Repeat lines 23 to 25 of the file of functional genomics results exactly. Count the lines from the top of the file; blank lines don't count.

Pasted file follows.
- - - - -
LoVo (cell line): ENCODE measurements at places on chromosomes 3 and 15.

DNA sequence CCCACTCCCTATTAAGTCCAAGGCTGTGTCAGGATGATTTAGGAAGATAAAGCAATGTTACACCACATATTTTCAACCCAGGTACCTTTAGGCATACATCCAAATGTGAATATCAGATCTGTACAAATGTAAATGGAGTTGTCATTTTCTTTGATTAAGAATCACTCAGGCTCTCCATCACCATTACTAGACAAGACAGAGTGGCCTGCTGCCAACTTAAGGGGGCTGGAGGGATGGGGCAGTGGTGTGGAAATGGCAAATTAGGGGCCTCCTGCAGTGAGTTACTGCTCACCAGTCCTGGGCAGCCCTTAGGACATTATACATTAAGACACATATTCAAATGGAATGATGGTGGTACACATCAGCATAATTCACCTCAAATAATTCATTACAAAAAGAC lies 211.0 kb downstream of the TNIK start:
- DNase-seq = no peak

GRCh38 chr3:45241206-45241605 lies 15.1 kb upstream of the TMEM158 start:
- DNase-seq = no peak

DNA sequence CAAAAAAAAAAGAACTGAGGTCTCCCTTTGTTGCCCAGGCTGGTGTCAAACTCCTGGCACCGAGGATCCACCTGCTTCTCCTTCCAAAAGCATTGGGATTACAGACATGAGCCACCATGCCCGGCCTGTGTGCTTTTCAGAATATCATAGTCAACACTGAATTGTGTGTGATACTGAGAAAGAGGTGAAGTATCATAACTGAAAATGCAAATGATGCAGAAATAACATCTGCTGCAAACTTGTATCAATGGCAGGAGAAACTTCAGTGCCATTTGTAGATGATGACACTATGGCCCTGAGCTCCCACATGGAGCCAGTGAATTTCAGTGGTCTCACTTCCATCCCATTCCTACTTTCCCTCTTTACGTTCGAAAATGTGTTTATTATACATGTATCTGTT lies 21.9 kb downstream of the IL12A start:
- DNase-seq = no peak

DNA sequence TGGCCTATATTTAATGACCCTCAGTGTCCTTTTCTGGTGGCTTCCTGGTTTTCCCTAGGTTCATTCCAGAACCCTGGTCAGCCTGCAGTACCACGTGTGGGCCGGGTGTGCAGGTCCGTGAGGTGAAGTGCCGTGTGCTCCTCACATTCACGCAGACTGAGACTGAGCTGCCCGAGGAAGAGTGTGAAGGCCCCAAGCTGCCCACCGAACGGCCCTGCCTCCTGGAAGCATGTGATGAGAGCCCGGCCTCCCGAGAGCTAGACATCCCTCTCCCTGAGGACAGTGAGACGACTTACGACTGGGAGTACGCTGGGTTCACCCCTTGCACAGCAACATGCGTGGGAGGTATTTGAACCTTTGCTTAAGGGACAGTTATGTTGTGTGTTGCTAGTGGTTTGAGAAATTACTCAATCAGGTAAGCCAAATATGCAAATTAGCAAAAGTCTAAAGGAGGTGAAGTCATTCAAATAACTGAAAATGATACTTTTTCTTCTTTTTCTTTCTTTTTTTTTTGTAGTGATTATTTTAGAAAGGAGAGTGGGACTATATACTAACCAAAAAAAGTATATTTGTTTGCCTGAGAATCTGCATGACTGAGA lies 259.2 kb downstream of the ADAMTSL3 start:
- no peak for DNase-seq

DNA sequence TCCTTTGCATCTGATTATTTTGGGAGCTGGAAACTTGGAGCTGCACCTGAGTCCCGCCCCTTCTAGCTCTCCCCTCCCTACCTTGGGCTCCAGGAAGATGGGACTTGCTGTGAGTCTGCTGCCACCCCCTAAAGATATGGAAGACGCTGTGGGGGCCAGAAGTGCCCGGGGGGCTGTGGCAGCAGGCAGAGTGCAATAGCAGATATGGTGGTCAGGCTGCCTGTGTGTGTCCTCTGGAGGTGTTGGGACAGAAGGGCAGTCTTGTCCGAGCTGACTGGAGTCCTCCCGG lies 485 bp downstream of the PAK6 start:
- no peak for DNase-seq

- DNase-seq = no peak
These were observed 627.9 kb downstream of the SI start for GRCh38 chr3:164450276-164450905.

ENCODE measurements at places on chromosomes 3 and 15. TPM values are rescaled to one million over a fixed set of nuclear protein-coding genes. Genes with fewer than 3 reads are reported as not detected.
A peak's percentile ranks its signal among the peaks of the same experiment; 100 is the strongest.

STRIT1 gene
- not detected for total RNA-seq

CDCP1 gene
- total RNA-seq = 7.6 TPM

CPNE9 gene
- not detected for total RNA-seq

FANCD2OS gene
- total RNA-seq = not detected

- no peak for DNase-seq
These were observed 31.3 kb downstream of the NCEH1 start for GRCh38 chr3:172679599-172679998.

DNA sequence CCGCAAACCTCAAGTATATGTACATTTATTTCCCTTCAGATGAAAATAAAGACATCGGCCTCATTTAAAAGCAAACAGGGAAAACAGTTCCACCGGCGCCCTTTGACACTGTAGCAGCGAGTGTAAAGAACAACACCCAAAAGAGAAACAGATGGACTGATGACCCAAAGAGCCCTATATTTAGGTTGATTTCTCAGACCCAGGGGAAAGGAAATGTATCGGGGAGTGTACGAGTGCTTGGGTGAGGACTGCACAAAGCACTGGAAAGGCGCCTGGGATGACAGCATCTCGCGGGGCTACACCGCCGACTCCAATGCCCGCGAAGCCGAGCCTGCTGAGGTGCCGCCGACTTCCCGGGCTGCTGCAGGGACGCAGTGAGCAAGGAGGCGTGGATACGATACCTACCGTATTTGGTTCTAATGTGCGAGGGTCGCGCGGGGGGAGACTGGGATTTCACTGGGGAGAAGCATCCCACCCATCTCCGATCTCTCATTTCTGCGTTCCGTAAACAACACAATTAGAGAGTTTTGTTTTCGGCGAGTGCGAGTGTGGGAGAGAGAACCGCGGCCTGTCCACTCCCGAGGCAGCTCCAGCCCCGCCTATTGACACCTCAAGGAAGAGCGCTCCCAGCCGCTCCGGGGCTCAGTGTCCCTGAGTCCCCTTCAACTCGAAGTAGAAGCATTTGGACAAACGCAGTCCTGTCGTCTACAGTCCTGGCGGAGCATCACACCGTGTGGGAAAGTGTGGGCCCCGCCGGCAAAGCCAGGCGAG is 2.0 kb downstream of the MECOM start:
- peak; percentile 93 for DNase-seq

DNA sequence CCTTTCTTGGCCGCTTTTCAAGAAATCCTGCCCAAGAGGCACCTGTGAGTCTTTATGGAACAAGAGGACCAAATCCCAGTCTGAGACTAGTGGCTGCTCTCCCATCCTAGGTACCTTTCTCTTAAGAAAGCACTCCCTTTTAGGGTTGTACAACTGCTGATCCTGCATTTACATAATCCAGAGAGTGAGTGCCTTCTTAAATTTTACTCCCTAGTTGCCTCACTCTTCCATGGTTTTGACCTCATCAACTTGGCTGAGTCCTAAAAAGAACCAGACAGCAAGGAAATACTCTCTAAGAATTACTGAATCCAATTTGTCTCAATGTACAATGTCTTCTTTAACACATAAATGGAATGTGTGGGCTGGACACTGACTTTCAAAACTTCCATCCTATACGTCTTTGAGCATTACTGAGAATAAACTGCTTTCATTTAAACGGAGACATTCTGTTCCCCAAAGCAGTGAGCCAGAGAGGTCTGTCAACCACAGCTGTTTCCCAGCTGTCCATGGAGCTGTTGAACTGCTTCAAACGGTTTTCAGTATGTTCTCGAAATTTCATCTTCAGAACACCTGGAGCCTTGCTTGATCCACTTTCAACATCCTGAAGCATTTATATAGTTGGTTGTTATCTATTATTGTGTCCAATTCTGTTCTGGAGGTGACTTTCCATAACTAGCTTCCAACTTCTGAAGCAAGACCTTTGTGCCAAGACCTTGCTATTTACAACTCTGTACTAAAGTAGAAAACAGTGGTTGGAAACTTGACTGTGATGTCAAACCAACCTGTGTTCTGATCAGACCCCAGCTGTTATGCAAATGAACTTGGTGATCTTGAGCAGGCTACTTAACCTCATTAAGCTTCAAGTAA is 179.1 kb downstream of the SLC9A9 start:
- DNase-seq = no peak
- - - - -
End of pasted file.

- total RNA-seq = not detected

- no peak for DNase-seq
These were observed 31.3 kb downstream of the NCEH1 start for GRCh38 chr3:172679599-172679998.